If you have one of those Braun Multipractic-type things, use it to purée the sauce right in the pan. If not, use a big measuring cup to scoop it into your food processor or blender and purée it in batches.

I usually make this on a Sunday and freeze it in 1-2 cup portions, which I then defrost as needed. Since we're a family of 3, I get a lot of meals out of one batch of spaghetti sauce, but obviously YMMV.

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I honestly don't believe in hiding veggies. In my opinion, it doesn't teach kids that they need to eat their veggies.



Maybe you could involve your kids in the buying and preparing of the veggies? My kids love going to the store or the farmer's market with me and picking out what veggies we're going to have for the week. My 8 year-old selects what ears of corn we buy, my 3 year-old picks out the carrots, etc. They also like helping prepare the foods - my 8 year-old is great at chopping veggies (my MIL's been teaching her how since she was 5) and the little ones (ages 3 and 23 months) love stirring anything that's cooking (with very close supervision of course).



I also involve the kids in cooking as much as I can. I think this is one of the main reasons they enjoy sitting down to eat so much. They love that they helped make it and they always feel proud to tell their daddy that they helped me cook.



Also, get some recipies that use lots of fresh veggies - homemade soups, meatloaf, etc. If you want to PM me I'll send you some of my recipies and explain how the kids help when I make it :)



Good luck!

Lesley - posted on 01/20/2011

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I was lucky....both my children love their veggies. However, there are the occasions when they get picky and all of a sudden don't like a veggie. When this happens I have to get creative. I'm not sure how old your children are but mine are grade school age. One of the things we do is make veggie pizza's. Not sure what the excitement factor is for them, but it appears I can put anything on a pizza and they will eat it! Another trick is: have them help in the kitchen. When my kids help prepare the veggies and menu they are more likely to try the food. They want to see how well they cooked. Of course it helps to commend them on their great cooking talent because they want everyone to try their food. Another trick up my sleeve is: when I make a meal, I try to make it really colorful. Different colored veggies. This really works great with a salad or cold veggie platter. Then we play a game...who can eat the most of each color. This always goes over well. And lastly, it appears that if there is some type of dip for raw veggies.....kids will eat veggies. I always keep fresh cut veggies in the ice box and homemade ranch dip. The kids will go in when they want a snack and just munch. I also don't worry about them eating junk food because this is always available to them.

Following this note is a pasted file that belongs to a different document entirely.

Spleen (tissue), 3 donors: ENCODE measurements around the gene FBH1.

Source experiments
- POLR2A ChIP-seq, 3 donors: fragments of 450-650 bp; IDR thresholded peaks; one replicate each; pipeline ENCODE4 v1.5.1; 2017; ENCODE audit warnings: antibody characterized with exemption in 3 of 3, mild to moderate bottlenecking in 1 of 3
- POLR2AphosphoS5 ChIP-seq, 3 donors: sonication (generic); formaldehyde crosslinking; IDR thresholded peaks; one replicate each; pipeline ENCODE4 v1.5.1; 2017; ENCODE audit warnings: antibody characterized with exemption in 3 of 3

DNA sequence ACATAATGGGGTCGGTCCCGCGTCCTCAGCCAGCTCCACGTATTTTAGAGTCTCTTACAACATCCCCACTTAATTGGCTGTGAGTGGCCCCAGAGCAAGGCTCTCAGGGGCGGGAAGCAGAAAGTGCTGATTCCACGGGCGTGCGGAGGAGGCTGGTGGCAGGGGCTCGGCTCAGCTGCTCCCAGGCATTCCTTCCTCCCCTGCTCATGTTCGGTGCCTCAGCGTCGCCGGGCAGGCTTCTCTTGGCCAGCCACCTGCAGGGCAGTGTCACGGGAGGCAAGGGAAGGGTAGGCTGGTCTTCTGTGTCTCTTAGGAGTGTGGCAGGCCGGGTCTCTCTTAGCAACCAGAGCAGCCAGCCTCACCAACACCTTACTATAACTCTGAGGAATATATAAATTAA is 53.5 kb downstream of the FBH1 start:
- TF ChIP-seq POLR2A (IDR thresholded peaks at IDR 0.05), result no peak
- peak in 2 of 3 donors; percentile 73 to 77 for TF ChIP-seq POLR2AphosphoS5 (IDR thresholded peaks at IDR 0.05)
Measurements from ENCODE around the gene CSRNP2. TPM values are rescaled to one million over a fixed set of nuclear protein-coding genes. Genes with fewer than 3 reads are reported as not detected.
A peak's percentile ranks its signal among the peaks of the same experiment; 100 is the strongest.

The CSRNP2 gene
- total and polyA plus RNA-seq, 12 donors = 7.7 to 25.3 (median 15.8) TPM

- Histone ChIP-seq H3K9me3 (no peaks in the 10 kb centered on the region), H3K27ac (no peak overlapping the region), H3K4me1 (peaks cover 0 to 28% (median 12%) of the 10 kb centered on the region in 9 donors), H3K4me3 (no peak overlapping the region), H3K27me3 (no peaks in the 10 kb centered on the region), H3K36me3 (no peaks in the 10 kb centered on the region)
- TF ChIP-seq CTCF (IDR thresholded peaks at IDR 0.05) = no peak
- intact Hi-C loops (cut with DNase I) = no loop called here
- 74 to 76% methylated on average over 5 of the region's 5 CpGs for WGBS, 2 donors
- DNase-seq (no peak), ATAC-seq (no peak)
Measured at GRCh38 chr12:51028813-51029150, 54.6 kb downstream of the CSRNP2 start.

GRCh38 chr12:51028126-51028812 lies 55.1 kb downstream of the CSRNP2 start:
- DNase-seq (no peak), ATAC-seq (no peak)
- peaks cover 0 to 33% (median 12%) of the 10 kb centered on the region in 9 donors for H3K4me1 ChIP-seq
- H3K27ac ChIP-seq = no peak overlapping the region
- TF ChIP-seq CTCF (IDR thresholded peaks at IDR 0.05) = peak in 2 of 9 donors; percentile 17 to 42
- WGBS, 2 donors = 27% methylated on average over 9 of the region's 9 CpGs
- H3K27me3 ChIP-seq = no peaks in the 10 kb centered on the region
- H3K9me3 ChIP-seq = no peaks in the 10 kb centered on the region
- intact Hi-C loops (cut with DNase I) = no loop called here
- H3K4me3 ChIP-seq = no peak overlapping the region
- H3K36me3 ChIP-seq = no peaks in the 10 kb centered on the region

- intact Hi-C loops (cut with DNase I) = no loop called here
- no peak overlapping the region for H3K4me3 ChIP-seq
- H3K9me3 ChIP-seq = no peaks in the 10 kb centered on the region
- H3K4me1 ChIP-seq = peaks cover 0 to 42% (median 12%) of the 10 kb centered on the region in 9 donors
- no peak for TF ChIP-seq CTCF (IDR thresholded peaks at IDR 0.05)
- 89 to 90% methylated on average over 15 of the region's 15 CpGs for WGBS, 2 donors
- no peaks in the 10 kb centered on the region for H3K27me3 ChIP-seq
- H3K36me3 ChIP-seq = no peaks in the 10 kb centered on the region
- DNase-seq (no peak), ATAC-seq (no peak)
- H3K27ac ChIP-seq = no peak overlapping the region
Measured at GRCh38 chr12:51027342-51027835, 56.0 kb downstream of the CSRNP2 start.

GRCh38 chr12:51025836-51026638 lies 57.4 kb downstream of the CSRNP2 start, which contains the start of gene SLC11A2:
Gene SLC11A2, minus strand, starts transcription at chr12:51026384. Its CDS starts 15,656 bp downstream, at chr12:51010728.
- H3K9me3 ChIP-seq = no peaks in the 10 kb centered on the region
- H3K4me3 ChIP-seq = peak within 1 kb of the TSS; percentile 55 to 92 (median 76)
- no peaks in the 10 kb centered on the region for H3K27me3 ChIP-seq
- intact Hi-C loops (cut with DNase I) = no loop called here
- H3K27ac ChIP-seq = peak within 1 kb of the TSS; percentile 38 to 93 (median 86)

Karen - posted on 01/20/2011

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Cut them small and put them in pasta sauce when you make pasta..

Anything can be made good with some cheese.



However, I used to put just the number of veggies on his plate as my son age. Told him he had just to eat them and no more. After doing this for about 6 months he started asking for more veggies as he was done. Now he loves them. A little butter and garlic and he's good to go.



Hang in there it will get better.